Because Swing bands were usually formed by a bandleader who had a particular sound in mind, the personality and tastes of the band exactly mirrored those of the leader, who was very definitely the man in command. Success came hard in this business and called for a leader with a tight fist. If the sound was right and band was run well, success might follow. Because the man in command was the man in control, most bands were named after their leader.

In some cases, a band was a family enterprise. The Dorsey band is a good example of what can happen when two strong-willed bandleaders wield a baton of equal length. The band was established jointly by Tommy and Jimmy Dorsey but it broke up when the two family members went their separate ways because of personality differences. Two bands were subsequently formed, each named after its own leader.

These band names were brand names. They were shibboleths, rubrics of their time: Glen Miller, Tommy Dorsey, Jimmy Dorsey, Ellington, Benny Goodman, Harry James, Cab Calloway, Les Brownthe list goes on and on.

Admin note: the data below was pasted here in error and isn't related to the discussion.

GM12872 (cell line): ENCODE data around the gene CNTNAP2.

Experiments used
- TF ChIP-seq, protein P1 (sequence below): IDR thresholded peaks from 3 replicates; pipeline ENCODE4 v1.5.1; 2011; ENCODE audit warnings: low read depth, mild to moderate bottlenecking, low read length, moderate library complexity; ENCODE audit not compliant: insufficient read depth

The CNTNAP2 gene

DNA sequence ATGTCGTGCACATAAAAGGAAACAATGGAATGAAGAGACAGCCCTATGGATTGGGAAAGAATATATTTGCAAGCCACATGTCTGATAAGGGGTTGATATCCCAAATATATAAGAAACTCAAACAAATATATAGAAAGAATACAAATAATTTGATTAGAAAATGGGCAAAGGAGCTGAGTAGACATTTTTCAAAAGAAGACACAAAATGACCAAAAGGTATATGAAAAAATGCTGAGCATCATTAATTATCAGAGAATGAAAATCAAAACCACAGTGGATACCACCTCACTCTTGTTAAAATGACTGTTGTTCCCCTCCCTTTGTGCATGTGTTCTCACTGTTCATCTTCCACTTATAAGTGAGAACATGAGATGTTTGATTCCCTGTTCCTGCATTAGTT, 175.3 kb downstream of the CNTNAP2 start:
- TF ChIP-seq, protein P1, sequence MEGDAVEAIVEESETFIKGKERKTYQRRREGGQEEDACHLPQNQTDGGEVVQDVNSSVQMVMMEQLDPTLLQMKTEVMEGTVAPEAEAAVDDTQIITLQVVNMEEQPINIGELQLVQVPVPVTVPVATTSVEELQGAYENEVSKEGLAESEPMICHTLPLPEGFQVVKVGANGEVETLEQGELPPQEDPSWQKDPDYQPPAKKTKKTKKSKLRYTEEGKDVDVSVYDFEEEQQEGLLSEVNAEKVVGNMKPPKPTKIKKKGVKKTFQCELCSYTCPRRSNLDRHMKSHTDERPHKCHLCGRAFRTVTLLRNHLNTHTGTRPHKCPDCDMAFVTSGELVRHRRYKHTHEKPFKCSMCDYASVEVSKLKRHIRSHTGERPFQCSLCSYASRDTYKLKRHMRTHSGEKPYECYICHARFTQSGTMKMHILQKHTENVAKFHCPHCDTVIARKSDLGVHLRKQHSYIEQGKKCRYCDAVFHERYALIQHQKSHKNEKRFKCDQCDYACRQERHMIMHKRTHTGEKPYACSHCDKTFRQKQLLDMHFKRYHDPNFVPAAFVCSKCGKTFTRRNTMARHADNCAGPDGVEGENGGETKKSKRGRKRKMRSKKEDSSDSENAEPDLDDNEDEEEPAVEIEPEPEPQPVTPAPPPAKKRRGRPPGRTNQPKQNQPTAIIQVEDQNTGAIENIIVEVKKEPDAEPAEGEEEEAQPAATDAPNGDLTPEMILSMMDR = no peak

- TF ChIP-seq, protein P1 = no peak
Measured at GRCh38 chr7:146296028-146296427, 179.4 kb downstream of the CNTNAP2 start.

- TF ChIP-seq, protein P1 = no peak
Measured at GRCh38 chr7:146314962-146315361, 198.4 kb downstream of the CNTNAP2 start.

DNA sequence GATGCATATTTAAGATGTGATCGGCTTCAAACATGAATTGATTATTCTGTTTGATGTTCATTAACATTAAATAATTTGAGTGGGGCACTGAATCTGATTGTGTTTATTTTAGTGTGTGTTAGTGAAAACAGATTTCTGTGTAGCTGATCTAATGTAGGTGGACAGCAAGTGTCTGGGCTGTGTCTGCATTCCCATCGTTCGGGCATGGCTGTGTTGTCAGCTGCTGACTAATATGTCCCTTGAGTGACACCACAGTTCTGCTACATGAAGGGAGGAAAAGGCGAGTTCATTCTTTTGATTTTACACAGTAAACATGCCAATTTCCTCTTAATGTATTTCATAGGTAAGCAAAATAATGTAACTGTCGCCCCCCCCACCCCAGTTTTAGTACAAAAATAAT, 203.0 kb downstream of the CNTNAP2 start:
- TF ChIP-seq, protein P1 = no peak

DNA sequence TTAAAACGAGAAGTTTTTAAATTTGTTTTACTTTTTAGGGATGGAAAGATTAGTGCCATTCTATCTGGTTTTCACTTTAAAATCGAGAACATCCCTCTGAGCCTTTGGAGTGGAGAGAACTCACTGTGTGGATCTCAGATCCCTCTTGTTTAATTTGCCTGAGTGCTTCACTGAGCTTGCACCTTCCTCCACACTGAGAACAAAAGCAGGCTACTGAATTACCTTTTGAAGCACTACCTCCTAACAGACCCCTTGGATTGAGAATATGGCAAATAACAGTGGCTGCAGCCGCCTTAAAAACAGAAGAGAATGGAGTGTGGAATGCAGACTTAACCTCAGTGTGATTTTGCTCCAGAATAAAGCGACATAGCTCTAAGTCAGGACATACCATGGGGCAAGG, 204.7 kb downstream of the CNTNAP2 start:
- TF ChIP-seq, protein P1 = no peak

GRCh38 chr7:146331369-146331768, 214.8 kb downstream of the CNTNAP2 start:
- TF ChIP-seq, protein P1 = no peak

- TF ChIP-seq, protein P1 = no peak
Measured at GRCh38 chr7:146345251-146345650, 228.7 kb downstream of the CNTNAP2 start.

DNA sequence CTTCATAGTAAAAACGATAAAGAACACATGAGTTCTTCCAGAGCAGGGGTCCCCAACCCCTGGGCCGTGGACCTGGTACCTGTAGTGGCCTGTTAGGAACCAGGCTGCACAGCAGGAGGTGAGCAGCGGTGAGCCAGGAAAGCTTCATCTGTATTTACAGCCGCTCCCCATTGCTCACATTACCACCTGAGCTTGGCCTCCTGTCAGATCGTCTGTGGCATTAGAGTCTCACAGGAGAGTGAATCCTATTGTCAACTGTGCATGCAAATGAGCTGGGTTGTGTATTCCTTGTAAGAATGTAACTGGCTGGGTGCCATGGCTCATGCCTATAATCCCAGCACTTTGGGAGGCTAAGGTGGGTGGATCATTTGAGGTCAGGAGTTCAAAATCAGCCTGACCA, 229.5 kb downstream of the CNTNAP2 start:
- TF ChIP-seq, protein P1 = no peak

The nature of the Swing industry changed rapidly. New bands with new hits and new hits from old bands arrived on the scene faster than you could say Jack Robinson. Glen Miller introduced three top tunes in one year. It wasn't long before even England was humming their melodies and dancing to their tunes. Those 10-inch shellac 78s were spreading like wildfire.

Why did it succeed so brilliantly? The music had just enough energy, just enough self-control. It was not merely an undisciplined outpouring; it was good music in and of itself, with drive, catchy tunes, structure, balance, variety, novel and interesting sounds that blended, and everything else needed to constitute a genre. It was the right musical formula at the right time.

The lyrics meant something, too; they said things that needed to be said, things that mirrored and interpreted the spirit of the times. A lyric had merit by itself; it stated something worth knowing, worth feeling; it told a story. And the vocalists pronounced their "r's." Lyrics were pronounced clearly so you could understand them; they made sense—and you could take away a message worth remembering without feeling the least bit lectured.

more about the big band era

Explore the music of the Big Band Era. Follow the rise, decline, an revival of the Big Bands. See other highlights of this feature on the pages that follow: click here.

—Page 1, 2, 3